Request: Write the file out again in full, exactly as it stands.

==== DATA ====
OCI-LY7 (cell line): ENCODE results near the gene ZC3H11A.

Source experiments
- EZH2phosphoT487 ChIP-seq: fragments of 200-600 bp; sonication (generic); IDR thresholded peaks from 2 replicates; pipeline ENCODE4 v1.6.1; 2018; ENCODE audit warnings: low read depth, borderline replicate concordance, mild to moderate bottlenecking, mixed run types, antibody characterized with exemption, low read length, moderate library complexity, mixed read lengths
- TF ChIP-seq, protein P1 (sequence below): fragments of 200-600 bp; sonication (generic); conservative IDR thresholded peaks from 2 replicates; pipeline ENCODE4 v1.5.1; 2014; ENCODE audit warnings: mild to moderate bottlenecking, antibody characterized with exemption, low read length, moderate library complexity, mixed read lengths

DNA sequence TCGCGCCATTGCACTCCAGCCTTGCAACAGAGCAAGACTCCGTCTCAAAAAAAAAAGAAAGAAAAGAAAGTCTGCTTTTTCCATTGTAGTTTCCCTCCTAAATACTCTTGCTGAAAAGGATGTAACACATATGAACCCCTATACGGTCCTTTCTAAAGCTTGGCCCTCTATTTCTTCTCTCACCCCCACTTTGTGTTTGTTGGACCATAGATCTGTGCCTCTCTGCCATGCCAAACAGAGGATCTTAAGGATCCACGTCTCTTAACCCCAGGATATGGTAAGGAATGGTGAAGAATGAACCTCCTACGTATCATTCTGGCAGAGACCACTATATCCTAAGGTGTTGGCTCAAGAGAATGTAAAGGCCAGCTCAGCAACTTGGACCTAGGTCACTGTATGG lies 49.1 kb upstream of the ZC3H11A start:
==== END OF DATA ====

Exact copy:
OCI-LY7 (cell line): ENCODE results near the gene ZC3H11A.

Source experiments
- EZH2phosphoT487 ChIP-seq: fragments of 200-600 bp; sonication (generic); IDR thresholded peaks from 2 replicates; pipeline ENCODE4 v1.6.1; 2018; ENCODE audit warnings: low read depth, borderline replicate concordance, mild to moderate bottlenecking, mixed run types, antibody characterized with exemption, low read length, moderate library complexity, mixed read lengths
- TF ChIP-seq, protein P1 (sequence below): fragments of 200-600 bp; sonication (generic); conservative IDR thresholded peaks from 2 replicates; pipeline ENCODE4 v1.5.1; 2014; ENCODE audit warnings: mild to moderate bottlenecking, antibody characterized with exemption, low read length, moderate library complexity, mixed read lengths

DNA sequence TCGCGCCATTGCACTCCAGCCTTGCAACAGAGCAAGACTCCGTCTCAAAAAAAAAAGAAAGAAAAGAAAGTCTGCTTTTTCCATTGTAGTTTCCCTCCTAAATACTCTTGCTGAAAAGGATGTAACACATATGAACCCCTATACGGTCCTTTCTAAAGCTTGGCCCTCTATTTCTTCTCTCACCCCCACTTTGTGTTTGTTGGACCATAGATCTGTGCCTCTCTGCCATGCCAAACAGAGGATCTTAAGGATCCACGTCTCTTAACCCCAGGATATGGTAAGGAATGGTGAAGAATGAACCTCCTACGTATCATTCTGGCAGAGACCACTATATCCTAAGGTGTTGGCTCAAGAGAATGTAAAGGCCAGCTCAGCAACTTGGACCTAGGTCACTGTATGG lies 49.1 kb upstream of the ZC3H11A start: